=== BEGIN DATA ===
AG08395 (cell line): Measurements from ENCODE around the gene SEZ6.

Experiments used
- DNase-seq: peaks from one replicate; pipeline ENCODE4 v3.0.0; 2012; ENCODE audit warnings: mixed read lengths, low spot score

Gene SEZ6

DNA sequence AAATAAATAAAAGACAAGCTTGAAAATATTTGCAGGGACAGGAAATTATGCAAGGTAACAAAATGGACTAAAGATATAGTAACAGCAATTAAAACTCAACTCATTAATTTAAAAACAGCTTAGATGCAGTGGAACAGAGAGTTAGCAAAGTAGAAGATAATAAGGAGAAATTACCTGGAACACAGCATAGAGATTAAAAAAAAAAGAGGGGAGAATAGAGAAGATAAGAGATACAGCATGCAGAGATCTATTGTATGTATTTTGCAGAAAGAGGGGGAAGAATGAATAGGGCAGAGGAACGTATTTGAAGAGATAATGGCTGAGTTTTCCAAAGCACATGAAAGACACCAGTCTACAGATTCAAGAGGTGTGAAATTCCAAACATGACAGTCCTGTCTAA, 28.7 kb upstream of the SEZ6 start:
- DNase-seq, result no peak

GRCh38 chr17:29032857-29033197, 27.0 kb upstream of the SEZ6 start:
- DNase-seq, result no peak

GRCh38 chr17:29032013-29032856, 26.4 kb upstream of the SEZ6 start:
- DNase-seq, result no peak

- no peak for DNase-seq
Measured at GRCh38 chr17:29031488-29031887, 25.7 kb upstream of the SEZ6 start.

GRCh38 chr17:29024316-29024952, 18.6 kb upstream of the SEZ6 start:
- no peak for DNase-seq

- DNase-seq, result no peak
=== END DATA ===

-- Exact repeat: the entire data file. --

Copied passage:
AG08395 (cell line): Measurements from ENCODE around the gene SEZ6.

Experiments used
- DNase-seq: peaks from one replicate; pipeline ENCODE4 v3.0.0; 2012; ENCODE audit warnings: mixed read lengths, low spot score

Gene SEZ6

DNA sequence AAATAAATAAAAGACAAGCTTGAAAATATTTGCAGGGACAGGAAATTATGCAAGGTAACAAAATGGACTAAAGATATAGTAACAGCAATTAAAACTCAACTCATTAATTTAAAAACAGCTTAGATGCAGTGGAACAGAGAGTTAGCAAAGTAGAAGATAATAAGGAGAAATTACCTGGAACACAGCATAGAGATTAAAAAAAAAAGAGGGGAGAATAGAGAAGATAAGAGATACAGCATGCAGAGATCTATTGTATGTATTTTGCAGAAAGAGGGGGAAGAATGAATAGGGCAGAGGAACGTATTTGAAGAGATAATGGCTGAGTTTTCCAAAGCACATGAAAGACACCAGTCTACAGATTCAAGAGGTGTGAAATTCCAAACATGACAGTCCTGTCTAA, 28.7 kb upstream of the SEZ6 start:
- DNase-seq, result no peak

GRCh38 chr17:29032857-29033197, 27.0 kb upstream of the SEZ6 start:
- DNase-seq, result no peak

GRCh38 chr17:29032013-29032856, 26.4 kb upstream of the SEZ6 start:
- DNase-seq, result no peak

- no peak for DNase-seq
Measured at GRCh38 chr17:29031488-29031887, 25.7 kb upstream of the SEZ6 start.

GRCh38 chr17:29024316-29024952, 18.6 kb upstream of the SEZ6 start:
- no peak for DNase-seq

- DNase-seq, result no peak